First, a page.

In 1984, the Texas Public Finance Authority was started with one purpose: to sell state-backed bonds to buy office space in Austin. Eight years later, after surviving one attempt to abolish it, the agency has become the state's single largest issuer of debt.
Today, the agency sells bonds for everything from colleges to prisons to the state's massive workers' compensation program. As the agency's mission has evolved through three administrations, one constant has been its executive director, Glen Hartman. That will change this week when Mr. Hartman retires as the only boss the agency has ever had.
Like many in state government, Mr. Hartman believes Texas is approaching the day when it can no longer write $30 billion-a-year budgets without taxing personal or corporate income. The former San Antonio city councilman also believes state oversight should be extended to local issuers to help them curb issuance costs. During his tenure, the authority has driven down bids by bond lawyers and underwriters for big issues.
Because of the squeeze of fees and philosophical differences, many in the state's bond industry oppose consolidating bond-issuing power. Mr. Hartman could not disagree more.
Last week, Mr. Hartman sat down with Southwest bureau chief John Racine to discuss the agency, state finances, and the future of debt issuance in the nation's third-largest bond market.
Q: The rating agencies have indicated that one thing Texas must do if it expects an upgrade from double-A is to consider diversifying its tax system. How do you feel about that?
A: They say we need to broaden our tax base, but I think there is more to it than that. Beyond the taxes, I think there needs to be a shifting of the burden away from the local [property] taxpayer, with the state taking up a larger share of the burden. This is particularly true about schools.
At the state level, we have one of the lowest tax burdens, but when you look at the per capita tax burden overall in Texas, it's one of the highest. I think that tells the story.
Q: Your agency has saved money by cutting issue costs. Why haven't other state-level issuers adopted similar policies?
A: There hasn't been any effort to emphasize it. I think the bond review board needs to put more emphasis on that idea. I think the cost of issuance at the local level probably runs somewhat higher than what we pay. At the state, we brought down the cost of issuance partly because we have the review process.
Q: Do you think that local issuers could benefit from a formal review system like the one state issuers face before they sell debt?
A: I think so. I think there should be a review prior to bond issuance just so, at the least, we develop standards with regard to how debt is issued.
I think our metropolitan areas, Dallas, Houston, Austin, San Antonio, have good oversight now. But for far too long, I think the state and local entities have existed without much coordination.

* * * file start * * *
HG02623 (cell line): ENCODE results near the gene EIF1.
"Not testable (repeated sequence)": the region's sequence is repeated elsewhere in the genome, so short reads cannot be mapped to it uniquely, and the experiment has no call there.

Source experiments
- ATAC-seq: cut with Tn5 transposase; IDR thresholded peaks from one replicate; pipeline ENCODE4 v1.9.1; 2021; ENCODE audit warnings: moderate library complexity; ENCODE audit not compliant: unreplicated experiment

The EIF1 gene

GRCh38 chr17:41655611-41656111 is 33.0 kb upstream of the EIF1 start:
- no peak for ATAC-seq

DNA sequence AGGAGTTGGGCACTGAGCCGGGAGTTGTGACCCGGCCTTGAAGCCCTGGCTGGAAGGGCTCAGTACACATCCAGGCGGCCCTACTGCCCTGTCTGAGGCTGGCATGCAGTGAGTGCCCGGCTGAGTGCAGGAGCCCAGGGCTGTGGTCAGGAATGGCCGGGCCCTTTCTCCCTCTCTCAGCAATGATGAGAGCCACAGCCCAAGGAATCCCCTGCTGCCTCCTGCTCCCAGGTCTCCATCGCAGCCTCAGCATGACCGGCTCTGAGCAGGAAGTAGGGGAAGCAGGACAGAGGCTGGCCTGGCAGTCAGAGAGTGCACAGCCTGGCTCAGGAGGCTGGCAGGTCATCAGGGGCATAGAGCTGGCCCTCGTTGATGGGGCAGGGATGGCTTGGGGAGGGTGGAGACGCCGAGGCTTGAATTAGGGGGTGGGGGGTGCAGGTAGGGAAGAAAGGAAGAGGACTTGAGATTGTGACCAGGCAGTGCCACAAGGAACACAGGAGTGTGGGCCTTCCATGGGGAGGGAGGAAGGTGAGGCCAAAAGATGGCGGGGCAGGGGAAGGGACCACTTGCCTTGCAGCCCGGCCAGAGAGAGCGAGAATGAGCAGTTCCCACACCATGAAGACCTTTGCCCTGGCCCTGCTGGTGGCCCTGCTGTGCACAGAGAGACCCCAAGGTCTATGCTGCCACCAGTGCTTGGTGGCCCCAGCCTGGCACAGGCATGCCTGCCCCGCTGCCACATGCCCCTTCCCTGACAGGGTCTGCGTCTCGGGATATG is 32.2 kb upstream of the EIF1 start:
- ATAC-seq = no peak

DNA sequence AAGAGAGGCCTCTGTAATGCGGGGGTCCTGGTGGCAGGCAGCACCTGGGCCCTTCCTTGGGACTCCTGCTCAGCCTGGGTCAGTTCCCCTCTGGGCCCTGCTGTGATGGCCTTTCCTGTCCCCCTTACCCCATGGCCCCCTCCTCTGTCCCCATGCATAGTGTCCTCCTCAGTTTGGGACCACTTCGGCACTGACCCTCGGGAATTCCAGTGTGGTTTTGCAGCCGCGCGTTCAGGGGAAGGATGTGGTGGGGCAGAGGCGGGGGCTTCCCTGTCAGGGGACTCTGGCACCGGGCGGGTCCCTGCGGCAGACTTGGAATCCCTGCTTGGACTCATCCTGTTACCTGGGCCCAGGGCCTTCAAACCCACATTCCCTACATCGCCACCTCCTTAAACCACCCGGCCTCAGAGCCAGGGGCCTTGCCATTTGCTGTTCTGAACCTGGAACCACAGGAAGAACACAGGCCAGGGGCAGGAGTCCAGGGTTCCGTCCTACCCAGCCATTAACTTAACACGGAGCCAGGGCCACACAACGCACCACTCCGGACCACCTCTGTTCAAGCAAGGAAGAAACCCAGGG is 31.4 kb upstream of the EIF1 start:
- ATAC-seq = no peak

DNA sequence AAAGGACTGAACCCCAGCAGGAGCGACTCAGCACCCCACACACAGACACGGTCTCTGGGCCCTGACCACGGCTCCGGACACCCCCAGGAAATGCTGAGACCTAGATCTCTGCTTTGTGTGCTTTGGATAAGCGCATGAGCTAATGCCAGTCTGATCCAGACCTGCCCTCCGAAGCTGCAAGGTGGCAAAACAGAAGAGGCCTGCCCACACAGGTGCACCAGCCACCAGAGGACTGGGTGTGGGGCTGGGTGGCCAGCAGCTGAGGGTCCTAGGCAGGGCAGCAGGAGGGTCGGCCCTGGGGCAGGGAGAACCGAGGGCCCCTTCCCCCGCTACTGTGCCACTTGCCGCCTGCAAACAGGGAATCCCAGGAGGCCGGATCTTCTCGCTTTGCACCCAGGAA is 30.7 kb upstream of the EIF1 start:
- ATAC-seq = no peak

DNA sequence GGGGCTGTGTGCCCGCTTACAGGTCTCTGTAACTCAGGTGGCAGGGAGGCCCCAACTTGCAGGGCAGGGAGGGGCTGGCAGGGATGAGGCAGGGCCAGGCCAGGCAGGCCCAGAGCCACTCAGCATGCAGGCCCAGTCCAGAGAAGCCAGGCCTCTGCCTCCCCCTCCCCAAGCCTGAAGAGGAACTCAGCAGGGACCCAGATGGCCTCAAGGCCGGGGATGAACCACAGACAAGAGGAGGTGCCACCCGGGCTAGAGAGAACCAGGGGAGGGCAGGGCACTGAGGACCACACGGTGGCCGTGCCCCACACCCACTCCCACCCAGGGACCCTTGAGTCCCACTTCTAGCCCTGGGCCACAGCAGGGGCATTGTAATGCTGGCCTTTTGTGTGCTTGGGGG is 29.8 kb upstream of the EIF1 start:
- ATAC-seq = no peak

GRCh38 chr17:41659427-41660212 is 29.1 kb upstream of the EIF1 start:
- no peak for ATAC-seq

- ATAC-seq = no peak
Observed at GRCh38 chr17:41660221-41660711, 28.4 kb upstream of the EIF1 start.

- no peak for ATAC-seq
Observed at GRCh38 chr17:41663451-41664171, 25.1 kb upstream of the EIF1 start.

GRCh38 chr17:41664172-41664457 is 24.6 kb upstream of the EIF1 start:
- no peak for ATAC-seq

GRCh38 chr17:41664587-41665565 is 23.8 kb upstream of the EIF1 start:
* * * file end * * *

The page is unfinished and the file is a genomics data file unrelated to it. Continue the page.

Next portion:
Q: Your authority has been criticized by some who believe the state is moving toward more central issuance. Do you think other agencies' bond-issuing powers would be better served by the authority?
A: I see no real need to have entities [selling debt] like the Texas Water Development Board, the Veterans Land Board, and others that now do their own issuance. I think bond issuance is a specialization the TPFA has developed and we have a greater expertise and understanding of the market.
Q: What arguments could you make both for and against centralization?
A: On the pro side, you can better plan the timing of issues, and with the consolidation of some issues you gain economies of scale.
Con, it could be argued that the TPFA is not close enough to the projects it finances to understand the needs.
Q: During your tenure, Texas lost its triple-A rating and endured a severe recession, yet now has one of the nation's soundest economies. How do investors and the market perceive the state?
A: I think there's perhaps a better understanding of the credit now. I think there has been an increase in the popularity of our bonds, and we are trading through the market.
Q: Two years ago, the board declared one of its bond issues in technical default, which triggered legislative threats to abolish the agency. How could that controversy have been avoided?
A: Before the board acted and said there was a default, they should have talked to the [Texas] attorney general's office and the trustee bank, and they would have found that they had a difference of opinion on the matter ... That might have avoided the whole affair.
Q: In the last eight years, the state has grown from virtually no debt outstanding to the point that its debt has doubled every two years. What does the future hold for debt policy in Texas?
A: I think the Legislature and everyone needs to pay more attention to debt management. We have shifted from pay-as-you-go to a pay-as-you use state.
Look at the prisons. If we would have had to pay for all that [nearly $2 billion planned] up front, it would have been a horrendous cost.
The rule is that you should never borrow money unless you really have to. If that's the case and if the debt is managed well, there's no reason I know of not to borrow.